Some feel the battle misses the point — that antibiotics just drive the devilish Lyme spirochetes further into the body.

One of the most divergent views questions whether there is such a thing as chronic Lyme. IDSA, for example, states that Lyme runs its course in a couple of months and is then over, done and gone. But patients and doctors say that Lyme is almost impossible to get rid of, with many people suffering life-long debilitating symptoms — even death.

“One of the most foolish things humans did was to assume that bacteria were not intelligent,” Buhner said. “Bacteria can actually analyze ways to deactivate an antibiotic and give that info to other bacteria they encounter. Lyme generates scores of alternate forms of itself to maximize survival.”

How widespread are the twin epidemics of Lyme and autism? The CDC tells us that one in 150 children have autism and that Lyme pops up at the rate of 20,000 reported cases a year. At the Lyme-Autism Connection Conference, experts suggested that 70 percent of the population has Lyme, and that it is being transmitted to children through congenital transmission, possibly through DNA.

Lyme is an opportunistic disease. Some people may have it but appear to be without symptoms because their immune systems are strong, keeping it under control. However, if life deals them a stressful blow — like a divorce or surgery — out it comes like an ugly genie from the bottle, and life is never the same.

In many other cases, people may think they have a chronic disease, but it’s really the great imitator at work. Various studies suggest that the majority of people diagnosed with chronic fatigue, fibromyalgia, Parkinson’s, rheumatoid arthritis and other diseases may actually have Lyme.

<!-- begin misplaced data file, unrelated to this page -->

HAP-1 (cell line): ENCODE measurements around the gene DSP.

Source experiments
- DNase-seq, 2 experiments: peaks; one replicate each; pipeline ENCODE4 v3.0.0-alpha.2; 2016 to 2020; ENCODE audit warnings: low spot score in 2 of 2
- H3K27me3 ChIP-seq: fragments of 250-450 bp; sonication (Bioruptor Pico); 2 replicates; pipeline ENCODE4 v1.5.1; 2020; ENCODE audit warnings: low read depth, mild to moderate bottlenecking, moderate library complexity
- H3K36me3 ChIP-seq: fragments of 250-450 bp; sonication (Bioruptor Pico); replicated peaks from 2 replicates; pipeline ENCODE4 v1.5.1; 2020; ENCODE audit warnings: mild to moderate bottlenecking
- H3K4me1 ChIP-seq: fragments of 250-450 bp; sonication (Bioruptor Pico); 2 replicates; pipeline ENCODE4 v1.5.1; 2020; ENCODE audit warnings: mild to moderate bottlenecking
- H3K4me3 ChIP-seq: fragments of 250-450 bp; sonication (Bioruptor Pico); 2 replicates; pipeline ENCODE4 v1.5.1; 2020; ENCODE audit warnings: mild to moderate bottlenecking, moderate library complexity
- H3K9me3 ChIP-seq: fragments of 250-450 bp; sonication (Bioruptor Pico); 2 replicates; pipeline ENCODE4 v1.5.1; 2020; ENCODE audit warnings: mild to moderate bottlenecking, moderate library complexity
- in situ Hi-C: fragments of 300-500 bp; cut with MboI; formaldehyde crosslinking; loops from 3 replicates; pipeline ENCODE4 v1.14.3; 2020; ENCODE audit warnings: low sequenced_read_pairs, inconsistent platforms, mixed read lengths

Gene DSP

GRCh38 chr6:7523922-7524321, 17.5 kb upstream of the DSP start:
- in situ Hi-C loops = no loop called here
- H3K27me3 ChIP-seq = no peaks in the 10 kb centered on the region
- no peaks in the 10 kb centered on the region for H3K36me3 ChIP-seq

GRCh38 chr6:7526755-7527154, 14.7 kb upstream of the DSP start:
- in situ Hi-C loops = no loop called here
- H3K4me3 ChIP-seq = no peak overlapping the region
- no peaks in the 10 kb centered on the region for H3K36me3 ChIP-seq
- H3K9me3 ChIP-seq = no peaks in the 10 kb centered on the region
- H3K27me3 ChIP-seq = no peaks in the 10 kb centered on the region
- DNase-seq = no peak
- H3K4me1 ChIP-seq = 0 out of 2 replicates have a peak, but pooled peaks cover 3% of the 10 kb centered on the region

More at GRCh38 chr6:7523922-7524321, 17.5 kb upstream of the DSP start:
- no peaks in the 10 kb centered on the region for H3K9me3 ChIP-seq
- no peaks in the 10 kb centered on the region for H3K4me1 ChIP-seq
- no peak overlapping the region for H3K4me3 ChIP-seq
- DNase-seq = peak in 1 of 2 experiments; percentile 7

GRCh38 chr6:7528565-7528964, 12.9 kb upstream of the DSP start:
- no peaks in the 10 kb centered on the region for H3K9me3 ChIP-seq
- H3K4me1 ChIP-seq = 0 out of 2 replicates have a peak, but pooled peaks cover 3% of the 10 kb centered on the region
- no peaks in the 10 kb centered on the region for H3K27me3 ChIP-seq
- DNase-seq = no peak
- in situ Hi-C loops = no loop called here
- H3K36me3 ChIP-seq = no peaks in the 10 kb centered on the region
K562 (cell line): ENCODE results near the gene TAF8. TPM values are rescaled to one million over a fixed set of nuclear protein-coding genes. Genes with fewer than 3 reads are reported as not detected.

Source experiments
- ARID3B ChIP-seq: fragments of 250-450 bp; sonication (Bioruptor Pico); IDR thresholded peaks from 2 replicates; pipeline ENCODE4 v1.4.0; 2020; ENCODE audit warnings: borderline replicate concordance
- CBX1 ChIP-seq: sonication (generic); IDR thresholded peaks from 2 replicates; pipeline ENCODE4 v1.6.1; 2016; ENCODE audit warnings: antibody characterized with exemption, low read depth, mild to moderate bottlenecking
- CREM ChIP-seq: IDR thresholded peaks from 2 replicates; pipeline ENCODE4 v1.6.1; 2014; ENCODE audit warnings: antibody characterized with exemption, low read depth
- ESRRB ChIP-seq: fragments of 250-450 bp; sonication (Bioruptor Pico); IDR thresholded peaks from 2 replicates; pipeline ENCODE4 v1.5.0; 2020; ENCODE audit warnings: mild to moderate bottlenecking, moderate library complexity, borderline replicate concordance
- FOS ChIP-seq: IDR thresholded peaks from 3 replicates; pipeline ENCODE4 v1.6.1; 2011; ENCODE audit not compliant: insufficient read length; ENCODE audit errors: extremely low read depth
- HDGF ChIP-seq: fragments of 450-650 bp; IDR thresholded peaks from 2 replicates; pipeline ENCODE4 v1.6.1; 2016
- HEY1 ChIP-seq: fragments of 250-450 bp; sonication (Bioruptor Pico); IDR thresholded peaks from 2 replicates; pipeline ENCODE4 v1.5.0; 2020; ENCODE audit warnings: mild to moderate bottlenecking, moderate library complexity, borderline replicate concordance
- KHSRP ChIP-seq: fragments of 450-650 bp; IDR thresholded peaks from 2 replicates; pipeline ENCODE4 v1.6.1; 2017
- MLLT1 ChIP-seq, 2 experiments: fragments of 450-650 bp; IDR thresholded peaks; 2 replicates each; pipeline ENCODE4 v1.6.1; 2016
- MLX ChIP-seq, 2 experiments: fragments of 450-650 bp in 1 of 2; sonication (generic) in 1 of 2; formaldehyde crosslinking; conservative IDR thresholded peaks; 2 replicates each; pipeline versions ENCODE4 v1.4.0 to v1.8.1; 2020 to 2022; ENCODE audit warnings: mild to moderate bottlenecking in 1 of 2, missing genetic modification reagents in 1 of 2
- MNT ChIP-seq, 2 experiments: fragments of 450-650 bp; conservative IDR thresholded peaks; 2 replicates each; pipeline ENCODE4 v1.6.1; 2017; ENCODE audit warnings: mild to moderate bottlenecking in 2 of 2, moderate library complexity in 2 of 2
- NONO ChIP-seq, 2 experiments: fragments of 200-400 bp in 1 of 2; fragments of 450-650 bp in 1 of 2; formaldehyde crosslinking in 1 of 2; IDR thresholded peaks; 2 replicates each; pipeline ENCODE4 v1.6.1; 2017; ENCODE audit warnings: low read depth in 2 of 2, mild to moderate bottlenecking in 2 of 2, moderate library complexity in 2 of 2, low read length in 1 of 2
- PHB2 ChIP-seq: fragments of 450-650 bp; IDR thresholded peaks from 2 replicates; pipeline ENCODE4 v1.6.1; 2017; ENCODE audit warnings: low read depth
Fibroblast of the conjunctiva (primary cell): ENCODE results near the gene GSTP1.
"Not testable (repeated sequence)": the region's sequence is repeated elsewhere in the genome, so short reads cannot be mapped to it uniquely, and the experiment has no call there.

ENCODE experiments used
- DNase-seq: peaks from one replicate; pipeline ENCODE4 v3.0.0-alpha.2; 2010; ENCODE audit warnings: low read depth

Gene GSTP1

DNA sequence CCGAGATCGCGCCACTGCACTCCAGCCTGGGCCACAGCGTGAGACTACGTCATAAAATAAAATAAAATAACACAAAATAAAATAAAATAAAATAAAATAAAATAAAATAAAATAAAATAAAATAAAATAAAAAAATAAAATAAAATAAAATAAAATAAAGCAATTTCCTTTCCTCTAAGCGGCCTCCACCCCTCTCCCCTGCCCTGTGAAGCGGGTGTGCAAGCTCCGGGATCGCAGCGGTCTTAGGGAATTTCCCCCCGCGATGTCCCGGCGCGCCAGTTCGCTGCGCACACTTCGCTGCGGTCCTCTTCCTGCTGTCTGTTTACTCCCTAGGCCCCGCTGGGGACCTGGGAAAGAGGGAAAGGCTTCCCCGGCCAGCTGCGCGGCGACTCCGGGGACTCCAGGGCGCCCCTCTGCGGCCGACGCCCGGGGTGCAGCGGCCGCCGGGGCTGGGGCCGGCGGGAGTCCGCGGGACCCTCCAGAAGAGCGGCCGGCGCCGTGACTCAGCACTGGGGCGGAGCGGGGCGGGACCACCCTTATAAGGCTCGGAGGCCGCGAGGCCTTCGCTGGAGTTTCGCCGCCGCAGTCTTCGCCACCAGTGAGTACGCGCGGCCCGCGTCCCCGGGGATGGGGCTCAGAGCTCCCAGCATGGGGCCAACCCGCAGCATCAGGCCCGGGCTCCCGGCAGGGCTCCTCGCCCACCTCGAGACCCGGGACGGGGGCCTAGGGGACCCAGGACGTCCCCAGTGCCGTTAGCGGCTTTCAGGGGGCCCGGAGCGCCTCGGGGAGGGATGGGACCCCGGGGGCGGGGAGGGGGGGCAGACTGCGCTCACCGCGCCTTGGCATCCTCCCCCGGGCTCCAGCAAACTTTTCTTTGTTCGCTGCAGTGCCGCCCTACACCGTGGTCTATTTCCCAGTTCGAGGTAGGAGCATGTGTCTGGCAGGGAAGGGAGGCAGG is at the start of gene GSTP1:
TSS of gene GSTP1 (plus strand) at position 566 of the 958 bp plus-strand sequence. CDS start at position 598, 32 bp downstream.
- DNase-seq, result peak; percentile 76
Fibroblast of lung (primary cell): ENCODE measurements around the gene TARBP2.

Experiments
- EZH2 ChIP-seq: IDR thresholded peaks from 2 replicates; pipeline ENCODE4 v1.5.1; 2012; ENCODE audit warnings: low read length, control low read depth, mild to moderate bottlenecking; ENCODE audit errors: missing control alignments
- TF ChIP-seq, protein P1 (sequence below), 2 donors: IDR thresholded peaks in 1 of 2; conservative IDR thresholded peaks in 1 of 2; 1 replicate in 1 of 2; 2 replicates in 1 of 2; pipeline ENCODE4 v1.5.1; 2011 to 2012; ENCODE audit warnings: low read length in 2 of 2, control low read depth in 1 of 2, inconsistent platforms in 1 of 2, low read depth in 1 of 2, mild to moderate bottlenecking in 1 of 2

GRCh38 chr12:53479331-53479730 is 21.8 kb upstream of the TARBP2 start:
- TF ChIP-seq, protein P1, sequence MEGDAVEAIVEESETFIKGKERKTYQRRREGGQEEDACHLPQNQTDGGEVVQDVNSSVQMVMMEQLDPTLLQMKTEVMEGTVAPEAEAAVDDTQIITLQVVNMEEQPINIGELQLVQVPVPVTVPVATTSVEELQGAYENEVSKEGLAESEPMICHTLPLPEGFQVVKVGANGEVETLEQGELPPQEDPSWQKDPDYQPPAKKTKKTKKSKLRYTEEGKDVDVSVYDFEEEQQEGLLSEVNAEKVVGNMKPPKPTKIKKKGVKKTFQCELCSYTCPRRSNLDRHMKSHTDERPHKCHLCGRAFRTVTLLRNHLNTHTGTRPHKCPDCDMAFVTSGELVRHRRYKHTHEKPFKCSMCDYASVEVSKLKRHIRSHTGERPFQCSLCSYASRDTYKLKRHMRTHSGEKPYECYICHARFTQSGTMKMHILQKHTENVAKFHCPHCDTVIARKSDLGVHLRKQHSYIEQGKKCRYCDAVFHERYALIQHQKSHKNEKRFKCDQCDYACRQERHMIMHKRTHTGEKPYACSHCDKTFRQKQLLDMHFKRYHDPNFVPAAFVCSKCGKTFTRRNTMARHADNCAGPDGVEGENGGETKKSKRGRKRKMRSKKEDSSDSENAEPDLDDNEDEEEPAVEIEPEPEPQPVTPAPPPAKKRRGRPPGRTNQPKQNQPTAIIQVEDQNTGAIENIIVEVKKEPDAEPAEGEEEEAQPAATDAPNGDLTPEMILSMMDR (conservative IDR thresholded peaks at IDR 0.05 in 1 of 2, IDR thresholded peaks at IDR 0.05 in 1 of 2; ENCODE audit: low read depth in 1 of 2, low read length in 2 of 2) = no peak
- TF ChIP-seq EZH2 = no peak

The subject of Lyme disease is shrouded in the mysterious stuff of the X-Files because it is reported to have escaped from a military lab on Plum Island, New York. Investigative journalist Michael Carroll, author of Lab 257, spent seven years piecing together how the events of post-World War II led to Plum Island’s secretive task of developing biological warfare. He postulates that Lyme disease migrated off the island by way of ticks. It first showed up as a rash of juvenile arthritis cases in a town called Lyme, Connecticut. Eventually, those ticks hopped a ride on birds and gradually spread the disease to the world.

“I’ve seen a couple of children who never left the Phoenix metro area who have Lyme,” said Warren Levin, M.D., a Lyme-literate doctor. The Arizona State Health Department suggests there are no deer in the Valley, but a family of deer was seen crossing the road at Frank Lloyd Wright and Via Linda in Scottsdale. The Arizona State Health Department’s official position is that there is no Lyme in Arizona. However, the patients, caught in the middle of a political whirlwind just want to get better.


Tami Duncan is the co-author of The Lyme-Autism Connection and president and co-founder of the LIA Foundation.

Reprinted from AzNetNews, Volume 27, Number 4, August/September 2008.